Cullen et al. 2007 [26] US School food School-based (6 schools): schoolchildren, school staff and district school food administrators (no. of participants not provided). A: no info. B: 11-14. C: middle school. D (school-level): at least 50% of schoolchild population received free or reduced price meals. E (school-level): at least 50% of schoolchild population was African- American and Hispanic. 11 FGs with schoolchildren/school staff. Interviews with 7 district school food administrators. No info. No clear description of analytical procedures. School V availability (variety, freshness).
Evans et al. 2006 [40] US Healthful eating 48 adolescents from two middle schools and one recreation & parks centre. A: mixed. B: 10-14. C: 6 & 7. D: low income. E: Mainly Black (81%). 3 male and 2 female FGs. Social cognitive theory Systematic analysis based on pre-specified coding scheme (categorisation of data according to gender, location, and motivational theme) and standardised procedures. Nutritional knowledge/outcome expectations (misconceptions), home availability (access to competitive food choices), peer pressure/symbolic value of food, school availability (appearance, appeal, freshness), FV availability at restaurants. Gender differences.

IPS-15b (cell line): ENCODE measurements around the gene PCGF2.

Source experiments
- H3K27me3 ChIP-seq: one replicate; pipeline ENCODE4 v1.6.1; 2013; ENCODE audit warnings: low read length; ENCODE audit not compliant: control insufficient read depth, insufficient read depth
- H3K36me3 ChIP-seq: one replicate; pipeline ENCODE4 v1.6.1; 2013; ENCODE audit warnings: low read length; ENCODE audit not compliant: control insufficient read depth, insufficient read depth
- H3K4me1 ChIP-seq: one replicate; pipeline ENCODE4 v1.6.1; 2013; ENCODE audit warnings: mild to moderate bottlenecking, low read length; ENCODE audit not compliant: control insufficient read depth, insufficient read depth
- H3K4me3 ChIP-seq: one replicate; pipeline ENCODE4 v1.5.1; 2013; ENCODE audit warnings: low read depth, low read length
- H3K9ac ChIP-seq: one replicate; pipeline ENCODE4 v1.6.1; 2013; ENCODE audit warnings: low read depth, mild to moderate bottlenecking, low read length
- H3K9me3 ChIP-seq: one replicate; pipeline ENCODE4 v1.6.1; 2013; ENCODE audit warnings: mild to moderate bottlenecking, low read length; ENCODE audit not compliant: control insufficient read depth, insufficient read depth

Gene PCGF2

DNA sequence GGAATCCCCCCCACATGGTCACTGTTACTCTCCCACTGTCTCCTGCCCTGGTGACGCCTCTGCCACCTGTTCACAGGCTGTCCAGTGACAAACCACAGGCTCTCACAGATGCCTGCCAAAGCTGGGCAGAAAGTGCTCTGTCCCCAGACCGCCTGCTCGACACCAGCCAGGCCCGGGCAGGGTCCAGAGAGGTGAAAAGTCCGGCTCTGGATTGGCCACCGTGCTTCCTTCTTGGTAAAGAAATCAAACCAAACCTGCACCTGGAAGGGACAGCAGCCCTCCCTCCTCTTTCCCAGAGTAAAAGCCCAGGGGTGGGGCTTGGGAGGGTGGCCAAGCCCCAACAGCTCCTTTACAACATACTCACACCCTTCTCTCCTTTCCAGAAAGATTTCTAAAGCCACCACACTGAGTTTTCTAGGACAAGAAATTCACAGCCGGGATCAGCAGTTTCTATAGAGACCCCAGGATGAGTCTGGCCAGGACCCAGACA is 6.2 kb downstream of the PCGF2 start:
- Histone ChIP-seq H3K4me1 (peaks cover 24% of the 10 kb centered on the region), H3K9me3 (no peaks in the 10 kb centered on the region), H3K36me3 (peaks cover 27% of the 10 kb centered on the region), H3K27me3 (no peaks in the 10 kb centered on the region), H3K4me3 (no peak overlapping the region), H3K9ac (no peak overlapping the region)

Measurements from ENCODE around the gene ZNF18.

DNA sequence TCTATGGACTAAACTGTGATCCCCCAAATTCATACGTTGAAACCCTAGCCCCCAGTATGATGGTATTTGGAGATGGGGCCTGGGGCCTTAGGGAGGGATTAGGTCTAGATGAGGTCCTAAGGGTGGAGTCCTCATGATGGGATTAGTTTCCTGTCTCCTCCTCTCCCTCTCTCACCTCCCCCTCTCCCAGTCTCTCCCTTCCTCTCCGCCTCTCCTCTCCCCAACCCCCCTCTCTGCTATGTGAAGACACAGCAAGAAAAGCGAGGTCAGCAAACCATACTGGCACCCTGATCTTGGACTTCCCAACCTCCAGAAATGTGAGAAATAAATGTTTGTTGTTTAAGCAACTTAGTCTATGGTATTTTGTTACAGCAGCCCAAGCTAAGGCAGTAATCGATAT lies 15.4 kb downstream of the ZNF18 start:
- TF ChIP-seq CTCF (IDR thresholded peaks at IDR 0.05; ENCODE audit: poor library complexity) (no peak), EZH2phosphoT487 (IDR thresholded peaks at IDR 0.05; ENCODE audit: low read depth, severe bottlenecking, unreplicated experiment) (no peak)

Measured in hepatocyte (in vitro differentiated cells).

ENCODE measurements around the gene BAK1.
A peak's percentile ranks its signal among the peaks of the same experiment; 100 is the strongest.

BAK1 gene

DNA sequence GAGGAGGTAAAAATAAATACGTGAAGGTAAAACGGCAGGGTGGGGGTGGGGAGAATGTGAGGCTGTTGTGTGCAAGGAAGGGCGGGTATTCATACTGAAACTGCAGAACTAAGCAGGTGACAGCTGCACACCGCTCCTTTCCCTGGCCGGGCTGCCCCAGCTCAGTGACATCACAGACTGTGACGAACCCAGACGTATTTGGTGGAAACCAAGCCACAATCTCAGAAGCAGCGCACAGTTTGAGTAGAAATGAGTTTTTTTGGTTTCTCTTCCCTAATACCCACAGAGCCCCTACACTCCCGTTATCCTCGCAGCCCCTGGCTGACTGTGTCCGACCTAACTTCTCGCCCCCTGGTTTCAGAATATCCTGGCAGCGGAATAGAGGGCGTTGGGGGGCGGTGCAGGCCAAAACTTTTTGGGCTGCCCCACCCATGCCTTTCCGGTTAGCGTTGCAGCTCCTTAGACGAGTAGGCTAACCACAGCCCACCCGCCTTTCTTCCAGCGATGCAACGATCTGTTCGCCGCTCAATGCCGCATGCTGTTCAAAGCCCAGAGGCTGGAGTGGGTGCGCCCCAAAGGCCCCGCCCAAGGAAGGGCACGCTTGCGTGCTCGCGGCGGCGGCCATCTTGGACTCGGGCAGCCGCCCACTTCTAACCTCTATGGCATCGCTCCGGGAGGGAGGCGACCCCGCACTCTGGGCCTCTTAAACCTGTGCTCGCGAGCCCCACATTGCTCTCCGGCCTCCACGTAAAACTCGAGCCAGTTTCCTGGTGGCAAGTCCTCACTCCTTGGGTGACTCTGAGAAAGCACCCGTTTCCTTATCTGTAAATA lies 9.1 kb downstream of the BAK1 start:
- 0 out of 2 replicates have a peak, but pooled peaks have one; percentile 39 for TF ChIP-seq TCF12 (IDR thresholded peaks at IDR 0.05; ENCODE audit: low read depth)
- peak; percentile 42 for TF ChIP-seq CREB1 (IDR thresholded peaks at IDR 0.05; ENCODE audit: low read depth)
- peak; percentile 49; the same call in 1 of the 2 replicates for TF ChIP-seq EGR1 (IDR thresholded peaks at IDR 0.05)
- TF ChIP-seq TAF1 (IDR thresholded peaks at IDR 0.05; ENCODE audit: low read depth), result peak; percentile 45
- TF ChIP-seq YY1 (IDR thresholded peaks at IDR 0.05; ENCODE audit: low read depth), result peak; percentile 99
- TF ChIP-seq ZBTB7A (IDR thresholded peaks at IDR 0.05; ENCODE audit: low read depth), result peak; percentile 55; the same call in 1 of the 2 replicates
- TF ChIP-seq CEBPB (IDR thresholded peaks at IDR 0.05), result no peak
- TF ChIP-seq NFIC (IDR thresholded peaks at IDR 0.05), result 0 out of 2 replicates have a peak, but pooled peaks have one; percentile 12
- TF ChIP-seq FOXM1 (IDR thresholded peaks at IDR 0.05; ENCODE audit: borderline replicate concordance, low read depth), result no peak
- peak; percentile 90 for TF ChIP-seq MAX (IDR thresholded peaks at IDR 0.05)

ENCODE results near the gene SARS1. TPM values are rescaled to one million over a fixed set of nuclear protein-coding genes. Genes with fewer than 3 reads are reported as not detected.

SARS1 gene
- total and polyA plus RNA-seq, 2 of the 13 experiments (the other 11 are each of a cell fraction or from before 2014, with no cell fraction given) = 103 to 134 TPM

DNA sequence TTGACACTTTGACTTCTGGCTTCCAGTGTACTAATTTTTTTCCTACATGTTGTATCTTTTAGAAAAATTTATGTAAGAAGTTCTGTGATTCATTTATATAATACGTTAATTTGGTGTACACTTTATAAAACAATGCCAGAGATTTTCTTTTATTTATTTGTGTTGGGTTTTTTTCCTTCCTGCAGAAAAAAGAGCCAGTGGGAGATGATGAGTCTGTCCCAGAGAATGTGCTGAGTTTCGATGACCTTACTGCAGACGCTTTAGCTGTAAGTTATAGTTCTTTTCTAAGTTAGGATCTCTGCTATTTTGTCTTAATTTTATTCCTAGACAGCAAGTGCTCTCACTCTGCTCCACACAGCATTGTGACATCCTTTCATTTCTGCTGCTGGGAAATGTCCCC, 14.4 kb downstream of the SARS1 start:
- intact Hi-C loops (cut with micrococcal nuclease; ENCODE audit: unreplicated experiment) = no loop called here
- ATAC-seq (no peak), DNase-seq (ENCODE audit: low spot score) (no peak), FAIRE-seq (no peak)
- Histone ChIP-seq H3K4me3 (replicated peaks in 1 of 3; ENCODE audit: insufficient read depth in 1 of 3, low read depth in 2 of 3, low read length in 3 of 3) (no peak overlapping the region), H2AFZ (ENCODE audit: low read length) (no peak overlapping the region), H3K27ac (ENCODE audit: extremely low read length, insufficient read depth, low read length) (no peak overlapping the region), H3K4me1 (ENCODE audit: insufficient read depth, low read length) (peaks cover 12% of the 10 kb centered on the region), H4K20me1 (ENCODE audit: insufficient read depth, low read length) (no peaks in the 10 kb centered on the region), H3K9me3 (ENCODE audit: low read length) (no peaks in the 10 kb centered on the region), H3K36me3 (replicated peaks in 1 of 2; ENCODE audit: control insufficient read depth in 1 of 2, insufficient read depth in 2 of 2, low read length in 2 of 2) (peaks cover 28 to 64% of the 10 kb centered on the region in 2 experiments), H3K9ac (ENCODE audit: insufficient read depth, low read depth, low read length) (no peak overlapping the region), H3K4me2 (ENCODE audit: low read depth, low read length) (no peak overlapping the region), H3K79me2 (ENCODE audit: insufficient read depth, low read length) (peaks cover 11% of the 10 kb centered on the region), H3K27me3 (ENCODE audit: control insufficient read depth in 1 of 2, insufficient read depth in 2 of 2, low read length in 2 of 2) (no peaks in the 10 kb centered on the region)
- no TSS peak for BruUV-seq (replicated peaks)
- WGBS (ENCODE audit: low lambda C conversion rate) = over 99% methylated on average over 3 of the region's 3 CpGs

Fitzgerald et al. 2009 [41] Australia Eating behaviour (and physical activity) School-based (1 school): 37 schoolchildren. A: mixed. B: no info. C: kindergarten & year 1-6. D: low SEP community. E: no info. 3 FGs: kindergarten + year 1-2, year 3-4, year 5-6. The socio-ecological approach is cited in the introduction. Open coding/thematic analysis of transcripts. Outcome expectancies, adult-, peer- and media influence, symbolic value of food, sensory attributes (taste), convenience, access to unhealthy food in local area, time limitations.
Gellar et al. 2007 [31] US Healthy eating 140 youth from diabetes camp. A: mixed. B: 7-16 (mean age: 11.8). C: no info. D: mixed. E: mixed (71% white, 18% Black, 6% Hispanic). 12 female and 6 male FGs (almost similar age). No info. Content analysis: Systematic coding of transcripts using a pre-specified coding system. Preferences, sensory attributes (taste), knowledge, outcome expectancies, school FV availability (appeal, methods of preparation/form, competitive unhealthy food choices), convenience, home availability of unhealthy food, peer- and parental influence.